The Big Ten is bringing together its brainpower to help gather more information about the effects of concussions in sports.

Commissioner Jim Delany announced Wednesday that the league members will launch a research initiative about how head injuries affect athletes in all sports. The Committee on Institutional Cooperation, the Big Ten's internal academic consortium, which includes all 12 sports members and the University of Chicago, will manage the project and the research efforts.

"We basically lack across the country great longitudinal information," Delany said. "So we're trying to organize ourselves in a way to begin to develop that information. We've got 9,500 athletes [in the Big Ten], so what that is over a four year period is 40,000 student-athlete years. We're having important discussions with other major research institutions, the presidents in some of those other conferences, are determining whether or not they want to join with us in this collaboration."

Rittenberg
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B1G to tweak title game ticket sales strategy

"You don't want to sell 20,000 tickets in two hours and find out that 10,000 or 8,000 of those were washing around in the secondary market leading up to the game," Big Ten commissioner Jim Delany said Wednesday. "So the game was sold out, but the tickets that were out there were not efficiently distributed."

The Big Ten will explore new ticket-sales technology to fix the situation going forward. One proposal is to have fans buy tickets -- and possibly even rental cars and hotel rooms -- on a conditional basis, where they could be refunded if their team doesn't qualify for the title game.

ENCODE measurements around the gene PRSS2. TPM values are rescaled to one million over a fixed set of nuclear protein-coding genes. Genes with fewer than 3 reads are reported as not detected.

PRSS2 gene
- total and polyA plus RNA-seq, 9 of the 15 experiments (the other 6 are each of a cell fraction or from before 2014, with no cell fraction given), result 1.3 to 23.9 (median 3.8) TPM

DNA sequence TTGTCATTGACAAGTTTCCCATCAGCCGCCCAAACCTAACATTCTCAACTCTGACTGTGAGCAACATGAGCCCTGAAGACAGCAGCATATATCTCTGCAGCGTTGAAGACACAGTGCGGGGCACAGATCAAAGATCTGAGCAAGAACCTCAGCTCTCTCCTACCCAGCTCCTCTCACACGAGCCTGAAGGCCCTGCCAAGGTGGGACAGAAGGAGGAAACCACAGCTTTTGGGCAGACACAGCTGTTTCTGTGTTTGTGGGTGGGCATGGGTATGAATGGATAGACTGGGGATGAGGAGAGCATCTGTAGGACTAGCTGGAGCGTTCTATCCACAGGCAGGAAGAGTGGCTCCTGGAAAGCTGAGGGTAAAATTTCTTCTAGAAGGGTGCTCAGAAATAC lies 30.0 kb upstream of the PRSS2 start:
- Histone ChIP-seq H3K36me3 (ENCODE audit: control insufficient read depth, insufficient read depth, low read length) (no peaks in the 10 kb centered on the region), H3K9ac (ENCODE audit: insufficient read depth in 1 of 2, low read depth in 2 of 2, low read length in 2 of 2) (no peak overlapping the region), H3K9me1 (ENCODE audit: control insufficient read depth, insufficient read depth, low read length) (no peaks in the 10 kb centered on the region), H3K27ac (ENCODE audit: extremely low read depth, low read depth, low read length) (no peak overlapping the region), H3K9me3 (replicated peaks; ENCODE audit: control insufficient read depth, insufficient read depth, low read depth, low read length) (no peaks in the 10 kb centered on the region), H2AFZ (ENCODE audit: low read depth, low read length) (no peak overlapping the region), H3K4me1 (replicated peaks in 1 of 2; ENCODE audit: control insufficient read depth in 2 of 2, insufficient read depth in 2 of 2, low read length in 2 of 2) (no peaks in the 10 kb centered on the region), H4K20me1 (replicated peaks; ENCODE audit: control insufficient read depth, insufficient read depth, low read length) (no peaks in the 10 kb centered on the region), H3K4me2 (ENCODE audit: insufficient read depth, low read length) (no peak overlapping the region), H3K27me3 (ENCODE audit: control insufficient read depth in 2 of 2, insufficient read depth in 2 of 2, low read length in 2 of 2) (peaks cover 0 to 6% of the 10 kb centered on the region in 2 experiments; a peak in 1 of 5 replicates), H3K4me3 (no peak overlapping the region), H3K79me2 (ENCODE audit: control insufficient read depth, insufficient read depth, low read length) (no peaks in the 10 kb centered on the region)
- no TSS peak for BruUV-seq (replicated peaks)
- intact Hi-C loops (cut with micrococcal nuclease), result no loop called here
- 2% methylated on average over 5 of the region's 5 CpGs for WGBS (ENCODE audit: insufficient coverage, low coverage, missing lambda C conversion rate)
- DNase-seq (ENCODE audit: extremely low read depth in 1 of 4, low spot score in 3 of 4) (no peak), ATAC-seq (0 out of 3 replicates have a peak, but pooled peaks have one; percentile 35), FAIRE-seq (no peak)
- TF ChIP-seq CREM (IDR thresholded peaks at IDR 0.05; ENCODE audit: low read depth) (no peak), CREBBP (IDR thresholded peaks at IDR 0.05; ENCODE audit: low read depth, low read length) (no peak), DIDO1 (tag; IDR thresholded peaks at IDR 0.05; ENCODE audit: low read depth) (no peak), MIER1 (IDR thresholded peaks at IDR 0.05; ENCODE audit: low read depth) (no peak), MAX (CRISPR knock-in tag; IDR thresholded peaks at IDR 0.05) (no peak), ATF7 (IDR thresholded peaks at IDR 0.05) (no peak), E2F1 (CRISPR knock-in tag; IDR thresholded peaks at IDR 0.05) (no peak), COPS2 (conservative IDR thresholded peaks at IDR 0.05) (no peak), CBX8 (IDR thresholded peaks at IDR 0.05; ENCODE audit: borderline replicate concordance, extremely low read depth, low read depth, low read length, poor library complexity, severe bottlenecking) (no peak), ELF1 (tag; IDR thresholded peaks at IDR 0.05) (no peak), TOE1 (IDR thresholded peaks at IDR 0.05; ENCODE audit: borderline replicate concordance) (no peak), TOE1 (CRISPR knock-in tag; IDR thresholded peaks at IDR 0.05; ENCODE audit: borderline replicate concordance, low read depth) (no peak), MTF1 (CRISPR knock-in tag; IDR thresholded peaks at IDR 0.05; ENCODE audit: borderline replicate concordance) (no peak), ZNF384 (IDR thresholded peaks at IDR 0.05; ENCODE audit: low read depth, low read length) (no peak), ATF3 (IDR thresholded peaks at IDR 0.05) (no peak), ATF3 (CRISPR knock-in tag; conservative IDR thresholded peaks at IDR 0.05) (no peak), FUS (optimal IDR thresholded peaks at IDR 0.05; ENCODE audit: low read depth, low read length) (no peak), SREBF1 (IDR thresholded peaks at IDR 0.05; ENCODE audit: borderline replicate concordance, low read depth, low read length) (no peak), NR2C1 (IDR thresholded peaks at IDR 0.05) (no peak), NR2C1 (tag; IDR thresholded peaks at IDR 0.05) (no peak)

"You're actually able to sell the same ticket three times," Delany said. "... In the bowl system and in Major League Baseball and in sports generally, the technology is providing opportunities for more efficiently moving tickets into people's hands and into event operators."

Rittenberg
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Old May 17, 2012, 08:30 AM   #2
pizzaman
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Big Ten pushing seven-win minimum for bowl eligibility, aiming to keep mediocrity (its own teams included) out of the postseason

All that will accomplish IMO is more scheduling of patsies in non-conference games. How many 64-10 games can fans endure or be willing to pay for?
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Old May 17, 2012, 08:36 AM   #3
AHSIllini32
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Originally Posted by pizzaman View Post
Big Ten pushing seven-win minimum for bowl eligibility, aiming to keep mediocrity (its own teams included) out of the postseason

All that will accomplish IMO is more scheduling of patsies in non-conference games. How many 64-10 games can fans endure or be willing to pay for?
The point is that you are still going to have to win at least 3 games in your own conference (in terms of the B1G) to make a bowl IF you sweep your OOC games.

How many teams schedule 4 patsies right now anyways? Quite a few.